"Our group is launching a mentorship program, for instance, where we'll assign existing employee-veterans to work with new hires who come to us from the armed forces. Having a friend and an ally like that, someone who can help you translate the skills you picked up in the military to what we do as a civilian company, is invaluable. That initiative is still in its infancy, but I'm really optimistic about what it can do for United and for our veteran population here."
Impressively, we were the only one of our industry peers to move up on the list, further evidence that we're on a good track as a company.
The question of where David Ferrari was had haunted retired U.S. Army Sergeant Major Vincent Salceto for the better part of 66 years.
Rarely did a week go by that Salceto didn't think about his old friend. Often, he relived their last moments together in a recurring nightmare. In it, it's once again 1953 and Salceto and Ferrari are patrolling a valley in what is now North Korea. Suddenly, explosions shatter the silence and flares light up the night sky.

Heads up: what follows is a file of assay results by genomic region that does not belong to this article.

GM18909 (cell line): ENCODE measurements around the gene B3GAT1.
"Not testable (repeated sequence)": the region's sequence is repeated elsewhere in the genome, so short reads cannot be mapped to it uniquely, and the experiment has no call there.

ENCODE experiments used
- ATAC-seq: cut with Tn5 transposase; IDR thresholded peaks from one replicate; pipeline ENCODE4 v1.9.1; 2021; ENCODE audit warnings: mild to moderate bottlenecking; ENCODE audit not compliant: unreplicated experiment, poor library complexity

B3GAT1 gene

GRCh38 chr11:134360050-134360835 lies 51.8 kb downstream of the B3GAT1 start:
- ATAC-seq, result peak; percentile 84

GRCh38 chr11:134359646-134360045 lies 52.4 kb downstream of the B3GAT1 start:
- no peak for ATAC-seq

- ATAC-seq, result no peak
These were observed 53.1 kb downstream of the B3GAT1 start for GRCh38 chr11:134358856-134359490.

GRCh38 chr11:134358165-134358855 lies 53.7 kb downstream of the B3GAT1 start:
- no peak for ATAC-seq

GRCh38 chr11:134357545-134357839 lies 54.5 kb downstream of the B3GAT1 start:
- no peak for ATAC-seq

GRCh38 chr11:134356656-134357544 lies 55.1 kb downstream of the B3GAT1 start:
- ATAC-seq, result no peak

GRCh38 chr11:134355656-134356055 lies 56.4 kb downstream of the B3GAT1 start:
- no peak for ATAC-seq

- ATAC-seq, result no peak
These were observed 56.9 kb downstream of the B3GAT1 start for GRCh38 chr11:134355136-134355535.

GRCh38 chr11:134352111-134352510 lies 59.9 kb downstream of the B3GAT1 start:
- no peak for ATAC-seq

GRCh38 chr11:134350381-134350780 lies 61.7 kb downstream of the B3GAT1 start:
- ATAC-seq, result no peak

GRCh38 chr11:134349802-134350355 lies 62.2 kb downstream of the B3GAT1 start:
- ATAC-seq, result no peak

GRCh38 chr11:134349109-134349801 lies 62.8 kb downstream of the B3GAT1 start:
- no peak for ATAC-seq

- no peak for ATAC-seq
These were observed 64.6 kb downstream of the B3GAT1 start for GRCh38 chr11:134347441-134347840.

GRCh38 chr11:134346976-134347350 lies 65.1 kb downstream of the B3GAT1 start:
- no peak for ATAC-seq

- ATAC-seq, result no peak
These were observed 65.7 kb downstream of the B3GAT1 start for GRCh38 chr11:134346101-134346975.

Crouching under a barrage of bullets, Salceto, the squad's leader, drags two of his men to safety, then he sees Ferrari lying face down on the ground. He runs out to help him, but he's too late. And that's when he always wakes up.
Italian Americans from opposite coasts – Salceto from Philadelphia, Ferrari from San Francisco – the two became close, almost like brothers, after being assigned to the same unit during the Korean War. When Ferrari died, it hit Salceto hard.
"After that, I never let anyone get close to me like I did with Dave," he says. "I couldn't; I didn't want to go through that again."
When the war ended, Salceto wanted to tell Ferrari's family how brave their son and brother had been in battle. Most of all, he wanted to salute his friend at his gravesite and give him a proper farewell.